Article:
Can you walk us through Ribbit's investments in the digital currency space – what companies, how much is invested in each, and why you chose them?
We've announced four out of the five that we're funding. Coinbase, Xapo, BTCjam and Pantera. Coinbase because it's the most trusted brand in the US for consumers to buy into bitcoins. Xapo is the ultimate and the best storage solution for bitcoins in the world right now – it gives you protection and insurance. BTCjam is building the first worldwide lending network on top of bitcoin. Pantera is the largest bitcoin currency fund in the world and is structured as a hedge fund.
In aggregate, we are probably the venture investor with the most exposure in the world to bitcoins, between those investments and the coins, of course.
What are your further plans for investing in the space through Ribbit? What are the big unmet needs that you would like to see new companies filling?
Right now we need a combination of two things:
More companies that are helping customers embrace bitcoin. We need more customers in this ecosystem. We need to add zeros. Whatever is building trust in the consumer, and making them understand what bitcoin can do for them, that's what we're interested in investing in. Ribbit is a fund that only invests in consumer financial services. We only invest in companies that are disrupting the consumer experience with financial products. That's our mandate, the only thing we look at. We're very consumer-centric.
Once that happens – and it hasn't happened yet – the second thing is using bitcoins as a protocol, not so much as a service but as a protocol. That's something that hasn't been done yet in things that will matter to consumers. One company that we are backing super early is creating a lending network around the world. They're using bitcoin not as a currency, not as an asset, but as a protocol to allow people to invest and borrow from other people all over the world. That's a user case. Somebody in India is saying I need to borrow money, and someone in Germany is willing to lend them money. You put them together.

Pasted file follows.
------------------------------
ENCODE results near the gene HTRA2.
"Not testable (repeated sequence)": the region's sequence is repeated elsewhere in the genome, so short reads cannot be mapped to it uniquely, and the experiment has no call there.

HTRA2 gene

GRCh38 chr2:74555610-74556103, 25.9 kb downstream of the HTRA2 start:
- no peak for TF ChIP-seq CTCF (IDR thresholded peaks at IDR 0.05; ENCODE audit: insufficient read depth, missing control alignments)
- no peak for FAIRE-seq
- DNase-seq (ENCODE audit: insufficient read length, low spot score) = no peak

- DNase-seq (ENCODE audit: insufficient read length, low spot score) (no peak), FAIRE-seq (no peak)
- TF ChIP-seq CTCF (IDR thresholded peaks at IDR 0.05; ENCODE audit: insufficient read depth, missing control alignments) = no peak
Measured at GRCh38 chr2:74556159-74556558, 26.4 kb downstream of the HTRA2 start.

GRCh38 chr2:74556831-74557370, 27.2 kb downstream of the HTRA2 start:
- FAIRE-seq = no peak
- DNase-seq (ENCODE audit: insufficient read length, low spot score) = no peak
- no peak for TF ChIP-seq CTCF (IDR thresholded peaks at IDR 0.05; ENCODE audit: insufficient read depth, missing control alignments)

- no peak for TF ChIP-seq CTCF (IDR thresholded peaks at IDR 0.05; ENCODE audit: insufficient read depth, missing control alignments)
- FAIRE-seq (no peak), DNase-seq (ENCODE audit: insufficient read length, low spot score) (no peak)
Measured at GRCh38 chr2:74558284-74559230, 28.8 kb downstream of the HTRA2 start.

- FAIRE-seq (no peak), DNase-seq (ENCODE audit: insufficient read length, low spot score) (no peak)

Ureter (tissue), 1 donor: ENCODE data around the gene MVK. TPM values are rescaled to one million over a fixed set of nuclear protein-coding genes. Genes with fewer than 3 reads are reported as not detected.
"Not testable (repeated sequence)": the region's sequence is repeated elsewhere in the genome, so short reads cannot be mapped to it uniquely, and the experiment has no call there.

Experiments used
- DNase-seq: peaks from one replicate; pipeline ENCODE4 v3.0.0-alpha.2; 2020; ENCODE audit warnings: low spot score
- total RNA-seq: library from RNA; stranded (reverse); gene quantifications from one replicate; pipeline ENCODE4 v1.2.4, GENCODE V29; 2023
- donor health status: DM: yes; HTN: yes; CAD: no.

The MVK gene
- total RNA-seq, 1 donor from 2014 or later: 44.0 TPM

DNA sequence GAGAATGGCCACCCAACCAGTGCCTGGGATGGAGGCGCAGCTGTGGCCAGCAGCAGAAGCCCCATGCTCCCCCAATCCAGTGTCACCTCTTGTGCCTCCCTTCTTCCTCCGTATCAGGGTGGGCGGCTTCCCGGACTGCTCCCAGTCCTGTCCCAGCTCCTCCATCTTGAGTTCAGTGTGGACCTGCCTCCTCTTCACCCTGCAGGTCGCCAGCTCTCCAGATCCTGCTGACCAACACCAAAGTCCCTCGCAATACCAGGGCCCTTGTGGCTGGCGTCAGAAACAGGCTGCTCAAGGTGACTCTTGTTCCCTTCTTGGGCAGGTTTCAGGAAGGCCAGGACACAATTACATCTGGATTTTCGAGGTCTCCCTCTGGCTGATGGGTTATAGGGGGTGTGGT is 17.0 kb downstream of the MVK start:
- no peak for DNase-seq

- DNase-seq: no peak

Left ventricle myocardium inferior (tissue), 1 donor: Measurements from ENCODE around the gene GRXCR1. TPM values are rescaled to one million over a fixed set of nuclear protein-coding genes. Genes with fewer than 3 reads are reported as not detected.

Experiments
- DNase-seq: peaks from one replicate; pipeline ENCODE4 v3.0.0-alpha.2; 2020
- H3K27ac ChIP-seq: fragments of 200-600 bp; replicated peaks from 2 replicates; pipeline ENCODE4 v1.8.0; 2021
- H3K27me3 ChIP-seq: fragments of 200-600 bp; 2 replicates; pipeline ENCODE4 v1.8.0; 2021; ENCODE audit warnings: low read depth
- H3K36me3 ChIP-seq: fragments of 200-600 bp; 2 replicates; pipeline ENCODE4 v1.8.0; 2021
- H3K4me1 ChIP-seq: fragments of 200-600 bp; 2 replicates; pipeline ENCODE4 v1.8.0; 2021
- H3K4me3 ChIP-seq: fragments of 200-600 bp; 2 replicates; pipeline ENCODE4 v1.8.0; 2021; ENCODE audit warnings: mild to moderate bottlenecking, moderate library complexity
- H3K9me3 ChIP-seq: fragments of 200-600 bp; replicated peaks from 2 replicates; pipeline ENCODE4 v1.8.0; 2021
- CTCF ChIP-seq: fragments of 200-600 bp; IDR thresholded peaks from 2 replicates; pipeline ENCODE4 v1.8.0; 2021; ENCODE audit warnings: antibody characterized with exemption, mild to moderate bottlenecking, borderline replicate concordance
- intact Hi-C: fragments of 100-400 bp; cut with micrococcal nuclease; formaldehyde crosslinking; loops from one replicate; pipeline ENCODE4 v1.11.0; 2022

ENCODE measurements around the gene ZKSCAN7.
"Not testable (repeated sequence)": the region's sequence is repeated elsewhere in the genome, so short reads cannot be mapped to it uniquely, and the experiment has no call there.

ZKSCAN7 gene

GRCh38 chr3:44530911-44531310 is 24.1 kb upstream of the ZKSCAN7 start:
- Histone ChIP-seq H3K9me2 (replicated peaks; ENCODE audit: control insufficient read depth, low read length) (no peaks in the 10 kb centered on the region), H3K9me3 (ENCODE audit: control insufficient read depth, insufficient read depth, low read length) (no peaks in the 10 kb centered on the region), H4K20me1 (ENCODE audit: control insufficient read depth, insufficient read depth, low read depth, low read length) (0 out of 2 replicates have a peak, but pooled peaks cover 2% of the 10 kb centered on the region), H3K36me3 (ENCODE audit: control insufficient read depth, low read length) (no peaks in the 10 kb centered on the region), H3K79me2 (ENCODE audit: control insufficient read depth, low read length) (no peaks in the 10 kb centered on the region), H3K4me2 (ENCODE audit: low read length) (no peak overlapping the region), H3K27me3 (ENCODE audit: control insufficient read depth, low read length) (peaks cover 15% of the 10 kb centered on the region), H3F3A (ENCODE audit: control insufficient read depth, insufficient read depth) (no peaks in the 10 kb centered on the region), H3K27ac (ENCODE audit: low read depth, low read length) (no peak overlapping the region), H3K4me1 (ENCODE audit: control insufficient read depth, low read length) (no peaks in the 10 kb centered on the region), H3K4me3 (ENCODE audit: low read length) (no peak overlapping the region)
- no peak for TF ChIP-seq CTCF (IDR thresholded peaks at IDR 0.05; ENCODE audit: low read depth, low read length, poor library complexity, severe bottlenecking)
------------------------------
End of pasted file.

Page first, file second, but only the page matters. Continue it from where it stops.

You were recently elected to the board of the Bitcoin Foundation. Why did you want to be involved with the organization, and do you have goals for your tenure?
I've been a serial entrepreneur in this space for 20 years. I built four companies. I've been regulated by eight central banks. I lived in Europe, I lived in Latin America, I now live in the US. I thought that if I really believe in bitcoin, I had to also contribute back to it. Being part of the foundation with that kind of background was a good way of getting involved in trying to shape how regulators think of bitcoin and how to expand the foundation to something global, not something US-centric.
You have said that Mt. Gox's failure was more a case of one bad apple than a sign of a troubled system. Can you explain why you see it that way?
There were too many signals for too long that they were really inefficiently running their business. This is a company that a year ago had troubles with the law in the US; the government froze their money. They started to impede deposits and withdrawals eight months ago. It was like a slow death. It was not like overnight something blew up and trust got destroyed. This was a slow motion movie of a company going under for awhile. It shows that this is a problem of early entrepreneurs not being backed by the right investors, not having checks and balances, not working with regulators, not being transparent to their customer base. They were never transparent. They never communicated what was going on.
When you look at Coinbase's weekly blogs or Bitstamp's communications or Bitpay's investors or Xapos' insurance policies, it's a whole different system. There are much better entrepreneurs and companies out there.
What are the biggest problems that need to be worked out with bitcoin before it can reach its potential?
Number one, we need more entrepreneurs willing to work with regulators. You cannot only depend on the foundation to solve your regulatory issues.
Two, you want to see more simple user cases that are daily life, not corner cases. We need to see more simple usages of bitcoin solving real daily problems. The ecosystem is not behaving like that, still. You need more financial institutions willing to embrace bitcoins. They don't know if bitcoin is a friend or a foe.
With those things in place, venture capital will keep coming in, and then you create this ecosystem.
A lot of the talk about bitcoin is about who might get rich from it. Given your background in banking and low-cost financial services, can you talk about bitcoin's promise for low-income people internationally?
This is the way I think about it: six billion people have the same device I have [Malka holds up his phone]. Can they buy a $1 app the same way you and I can? They can't, for a few reasons. Sometimes they make $1 salaries, so they cannot afford a $1 app. Second, they don't have a bank account to buy a $1 app. They have the same device, but they can't use it the same way. Would they buy that app if it cost 1 cent? Probably yes. Can somebody charge 1 cent? Probably not, because Visa and MasterCard and bank transactions are more expensive than that. Can bitcoin solve that issue? Definitely. Microtransations for the six billion people. So there's a clear user case right there, which is simply letting anybody in the world buy the same apps you and I buy, which is not happening right now.
The other one is, people want to store value in something other than gold or dollars, or something other than local currency. This has a chance of being one of those solutions.
This article has been edited for length and clarity.
Hands image via Shutterstock